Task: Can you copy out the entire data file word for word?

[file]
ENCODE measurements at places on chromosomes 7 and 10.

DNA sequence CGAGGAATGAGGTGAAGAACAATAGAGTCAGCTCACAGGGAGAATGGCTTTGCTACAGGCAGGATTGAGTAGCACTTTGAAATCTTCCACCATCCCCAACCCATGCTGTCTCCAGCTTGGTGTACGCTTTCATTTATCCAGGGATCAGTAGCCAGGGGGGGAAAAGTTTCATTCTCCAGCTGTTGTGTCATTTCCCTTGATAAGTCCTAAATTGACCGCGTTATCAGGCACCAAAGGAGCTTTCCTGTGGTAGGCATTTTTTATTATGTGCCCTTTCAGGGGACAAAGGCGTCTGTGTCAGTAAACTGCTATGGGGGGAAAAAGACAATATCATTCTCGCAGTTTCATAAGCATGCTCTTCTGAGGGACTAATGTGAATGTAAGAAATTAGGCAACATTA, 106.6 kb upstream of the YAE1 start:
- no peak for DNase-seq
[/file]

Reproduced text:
ENCODE measurements at places on chromosomes 7 and 10.

DNA sequence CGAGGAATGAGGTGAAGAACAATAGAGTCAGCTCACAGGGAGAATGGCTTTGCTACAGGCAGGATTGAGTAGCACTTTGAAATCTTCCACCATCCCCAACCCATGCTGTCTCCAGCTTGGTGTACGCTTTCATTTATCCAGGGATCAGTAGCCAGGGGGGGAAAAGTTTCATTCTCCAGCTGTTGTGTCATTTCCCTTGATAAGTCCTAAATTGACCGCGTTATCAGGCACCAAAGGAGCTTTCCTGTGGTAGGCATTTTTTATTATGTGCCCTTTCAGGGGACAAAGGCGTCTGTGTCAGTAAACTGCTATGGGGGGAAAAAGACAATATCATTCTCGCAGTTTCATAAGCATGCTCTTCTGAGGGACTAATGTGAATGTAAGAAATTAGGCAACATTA, 106.6 kb upstream of the YAE1 start:
- no peak for DNase-seq